High in potassium, fiber, and cheap protein

A study made headlines this week, announcing that eating a diet that matched up with the new USDA guidelines costs consumers $380 a year more than eating whatever they usually eat. The study was done at the University of Washington and reported in the Journal of Health Affairs.The study looked at four nutrients that most Americans don’t get, analyzing the costs of getting enough potassium, fiber, calcium and vitamin D. Potassium was singled out as the nutrient that cost the most to get from food.

It’s no surprise that most Americans don’t get enough of certain nutrients, and that high-fat, nutrient poor foods are cheaper. The Standard American Diet is way too packed with saturated fat, salt, sugar, refined and processed foods, or so we hear all the time. But when a study like this is done, they never run the numbers to see how you could balance out the expense of buying fresh veggies and fruits by cutting back on meat. The guidelines recommend eating fish, meat and animal products as just a given, as if there were no alternatives.

My suggestion would be to at least cut back on animal foods and supplement the diet with cheap beans and grains. Then spend those dollars on nutritious veggies.

Take potassium. Adults need to eat 4.7 grams per day. A banana has half a gram. A cup of cooked swiss chard has 1 g, and spinach is not far behind. A cup of winter squash has 1 g. Half a cup of dried apricots has .9g. A large baked potato has .9g. Half an avocado has .8g. Lentils and kidney beans have.7 g.

All of these foods are also high in fiber, but adding them to your diet may not help with vitamin D. That is highest in foods like fish, eggs and dairy, although there is a little in mushrooms. Of course, vitamin D can be absorbed for free from sunlight. Depending on where you live, and hour or so in the sun with your face and arms exposed can be all you need.

Another point in the study was that the less people spent on food, the more saturated fat they ate. Rearranging priorities at the store can reverse that statistic.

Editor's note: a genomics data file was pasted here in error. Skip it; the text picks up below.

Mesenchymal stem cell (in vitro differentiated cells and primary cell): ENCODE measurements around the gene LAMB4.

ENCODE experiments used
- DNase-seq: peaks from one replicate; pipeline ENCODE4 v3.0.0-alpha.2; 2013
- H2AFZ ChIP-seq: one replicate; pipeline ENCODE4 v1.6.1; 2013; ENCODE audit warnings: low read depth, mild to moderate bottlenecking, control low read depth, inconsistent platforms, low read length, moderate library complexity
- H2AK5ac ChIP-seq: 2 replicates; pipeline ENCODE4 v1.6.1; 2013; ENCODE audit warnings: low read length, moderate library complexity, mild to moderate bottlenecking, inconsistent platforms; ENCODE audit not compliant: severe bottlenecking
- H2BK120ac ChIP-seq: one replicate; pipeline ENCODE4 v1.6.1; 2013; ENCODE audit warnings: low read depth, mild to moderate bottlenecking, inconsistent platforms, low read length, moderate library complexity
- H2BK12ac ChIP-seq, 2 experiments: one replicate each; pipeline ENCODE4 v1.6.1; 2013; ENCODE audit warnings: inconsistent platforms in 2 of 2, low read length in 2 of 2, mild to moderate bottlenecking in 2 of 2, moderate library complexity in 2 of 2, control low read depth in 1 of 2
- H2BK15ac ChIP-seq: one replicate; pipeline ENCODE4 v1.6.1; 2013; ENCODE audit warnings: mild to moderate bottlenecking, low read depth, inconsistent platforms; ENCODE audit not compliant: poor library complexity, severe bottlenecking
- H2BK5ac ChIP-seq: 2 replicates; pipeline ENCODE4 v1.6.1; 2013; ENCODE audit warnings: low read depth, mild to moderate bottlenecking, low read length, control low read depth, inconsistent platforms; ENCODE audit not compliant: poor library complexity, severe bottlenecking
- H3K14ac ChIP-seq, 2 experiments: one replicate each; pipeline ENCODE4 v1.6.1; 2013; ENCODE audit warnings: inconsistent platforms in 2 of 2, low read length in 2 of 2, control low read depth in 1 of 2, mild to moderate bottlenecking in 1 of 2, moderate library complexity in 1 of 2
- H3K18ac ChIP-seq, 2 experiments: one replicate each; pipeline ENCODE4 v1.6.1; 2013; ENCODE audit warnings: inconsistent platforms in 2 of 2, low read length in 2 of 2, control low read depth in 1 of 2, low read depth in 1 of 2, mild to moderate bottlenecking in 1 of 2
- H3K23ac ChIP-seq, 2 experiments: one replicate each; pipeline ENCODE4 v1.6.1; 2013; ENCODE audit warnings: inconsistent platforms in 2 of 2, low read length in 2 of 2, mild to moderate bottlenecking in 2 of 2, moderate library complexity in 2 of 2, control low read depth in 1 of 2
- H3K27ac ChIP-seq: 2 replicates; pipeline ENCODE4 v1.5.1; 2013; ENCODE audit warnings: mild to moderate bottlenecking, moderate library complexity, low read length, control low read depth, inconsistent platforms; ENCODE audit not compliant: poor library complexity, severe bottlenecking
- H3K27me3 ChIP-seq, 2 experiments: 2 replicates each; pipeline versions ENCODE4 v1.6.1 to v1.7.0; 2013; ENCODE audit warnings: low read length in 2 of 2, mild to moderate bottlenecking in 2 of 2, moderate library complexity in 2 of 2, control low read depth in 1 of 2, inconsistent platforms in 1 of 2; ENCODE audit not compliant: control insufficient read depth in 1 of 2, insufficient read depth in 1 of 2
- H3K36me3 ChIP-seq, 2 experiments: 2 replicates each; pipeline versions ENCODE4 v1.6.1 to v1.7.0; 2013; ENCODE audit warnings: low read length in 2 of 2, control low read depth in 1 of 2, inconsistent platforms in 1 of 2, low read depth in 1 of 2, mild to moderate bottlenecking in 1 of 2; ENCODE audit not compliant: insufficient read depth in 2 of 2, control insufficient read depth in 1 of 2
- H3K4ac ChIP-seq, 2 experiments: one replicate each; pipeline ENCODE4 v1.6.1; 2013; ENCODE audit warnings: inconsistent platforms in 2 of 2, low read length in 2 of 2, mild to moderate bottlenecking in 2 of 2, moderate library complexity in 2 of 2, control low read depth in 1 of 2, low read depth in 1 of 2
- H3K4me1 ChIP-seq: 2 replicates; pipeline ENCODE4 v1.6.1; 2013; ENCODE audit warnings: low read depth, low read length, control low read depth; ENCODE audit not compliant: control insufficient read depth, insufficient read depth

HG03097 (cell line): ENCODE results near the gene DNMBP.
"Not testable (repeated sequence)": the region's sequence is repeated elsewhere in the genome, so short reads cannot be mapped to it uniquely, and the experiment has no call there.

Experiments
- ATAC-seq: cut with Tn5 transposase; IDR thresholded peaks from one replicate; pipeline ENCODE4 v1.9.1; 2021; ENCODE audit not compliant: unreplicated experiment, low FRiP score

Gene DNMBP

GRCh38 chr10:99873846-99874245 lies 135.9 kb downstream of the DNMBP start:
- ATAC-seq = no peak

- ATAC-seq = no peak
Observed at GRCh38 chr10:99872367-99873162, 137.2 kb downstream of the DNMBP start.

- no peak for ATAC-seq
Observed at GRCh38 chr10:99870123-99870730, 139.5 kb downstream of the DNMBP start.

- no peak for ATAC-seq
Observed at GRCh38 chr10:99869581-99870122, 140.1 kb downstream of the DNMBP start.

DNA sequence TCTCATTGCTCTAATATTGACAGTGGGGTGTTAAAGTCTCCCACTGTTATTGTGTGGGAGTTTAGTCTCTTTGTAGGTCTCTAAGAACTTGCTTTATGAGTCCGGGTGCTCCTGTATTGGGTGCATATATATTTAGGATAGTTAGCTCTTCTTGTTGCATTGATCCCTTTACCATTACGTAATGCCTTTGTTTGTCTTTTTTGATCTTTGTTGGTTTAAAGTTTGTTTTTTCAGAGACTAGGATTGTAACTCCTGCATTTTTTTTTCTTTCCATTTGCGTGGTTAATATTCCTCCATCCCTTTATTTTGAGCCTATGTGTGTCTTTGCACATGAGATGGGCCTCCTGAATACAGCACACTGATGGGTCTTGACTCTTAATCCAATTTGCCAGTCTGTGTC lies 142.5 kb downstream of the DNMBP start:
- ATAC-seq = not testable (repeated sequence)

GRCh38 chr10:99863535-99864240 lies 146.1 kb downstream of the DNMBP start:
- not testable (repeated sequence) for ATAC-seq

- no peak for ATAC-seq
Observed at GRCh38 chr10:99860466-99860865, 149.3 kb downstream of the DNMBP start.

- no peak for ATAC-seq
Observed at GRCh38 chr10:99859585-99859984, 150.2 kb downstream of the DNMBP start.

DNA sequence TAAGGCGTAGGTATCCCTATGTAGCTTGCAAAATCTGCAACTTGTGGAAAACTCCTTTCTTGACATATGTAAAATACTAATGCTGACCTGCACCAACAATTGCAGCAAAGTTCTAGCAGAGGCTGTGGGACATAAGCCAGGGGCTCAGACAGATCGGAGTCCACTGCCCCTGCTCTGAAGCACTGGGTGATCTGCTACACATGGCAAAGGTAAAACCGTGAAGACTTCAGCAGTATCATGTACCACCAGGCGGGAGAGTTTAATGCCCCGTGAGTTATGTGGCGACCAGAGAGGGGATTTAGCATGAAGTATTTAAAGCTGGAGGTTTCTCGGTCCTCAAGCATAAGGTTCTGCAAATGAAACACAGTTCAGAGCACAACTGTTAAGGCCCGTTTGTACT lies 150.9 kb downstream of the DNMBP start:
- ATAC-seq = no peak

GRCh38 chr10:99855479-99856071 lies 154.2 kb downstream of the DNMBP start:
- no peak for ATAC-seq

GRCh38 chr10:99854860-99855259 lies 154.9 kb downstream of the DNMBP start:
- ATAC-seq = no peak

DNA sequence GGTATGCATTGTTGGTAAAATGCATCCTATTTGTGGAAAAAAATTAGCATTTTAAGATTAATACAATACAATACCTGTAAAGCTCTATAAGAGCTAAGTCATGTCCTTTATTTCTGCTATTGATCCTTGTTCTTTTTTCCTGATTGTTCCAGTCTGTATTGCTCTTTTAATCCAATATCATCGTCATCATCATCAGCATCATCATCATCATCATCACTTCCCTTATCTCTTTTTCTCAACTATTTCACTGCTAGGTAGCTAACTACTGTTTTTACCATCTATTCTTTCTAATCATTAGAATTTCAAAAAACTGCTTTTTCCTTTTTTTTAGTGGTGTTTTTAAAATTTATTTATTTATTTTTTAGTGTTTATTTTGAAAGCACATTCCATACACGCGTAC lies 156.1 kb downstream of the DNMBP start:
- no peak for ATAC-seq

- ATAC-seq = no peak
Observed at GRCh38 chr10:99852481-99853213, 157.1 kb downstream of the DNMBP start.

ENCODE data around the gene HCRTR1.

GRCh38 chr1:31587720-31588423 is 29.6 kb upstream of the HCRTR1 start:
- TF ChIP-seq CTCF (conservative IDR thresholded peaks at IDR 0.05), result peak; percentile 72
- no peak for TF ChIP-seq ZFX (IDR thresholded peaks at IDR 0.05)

I realize that poverty and lack of access to good food go hand in hand. I’ve lived in neighborhoods that didn’t have real grocery stores, and lower-income residents were often stuck walking to the corner market, which didn’t have anything fresh or un-processed. Kids ate pork rinds and Mountain Dew for lunch, and it was heartbreaking.

When I was broke and car-less, I worked volunteer hours at a Coop once a week, and used my discount to fill my backpack and two grocery bags with whole, real foods, then lugged them home on the bus. I was lucky to be able to do this, I know, and I didn’t have the added time commitment of a house full of kids.  I thought it was important to make sure my cheap beans were soaked and my whole wheat biscuits were baked. Sure, I may have put some effort in, but it was not as hard as my Great Grandmother would have worked to get a meal on the table.

Now that I am not so broke, I can indulge in some of the expensive healthy foods that drive up my food budget, like hemp seeds and imported oils, and I go organic, even when it costs much more. I can even afford supplements now, and non-dairy milks that are fortified with vitamin D and B12.But I know it is nothing compared to what people spend on free range meat, which is really the only kind that anyone should be buying.

So if you are willing to make it a priority, you can build a nutritious diet by cutting your costs at the meat counter, not the veggie case.

Bean Basics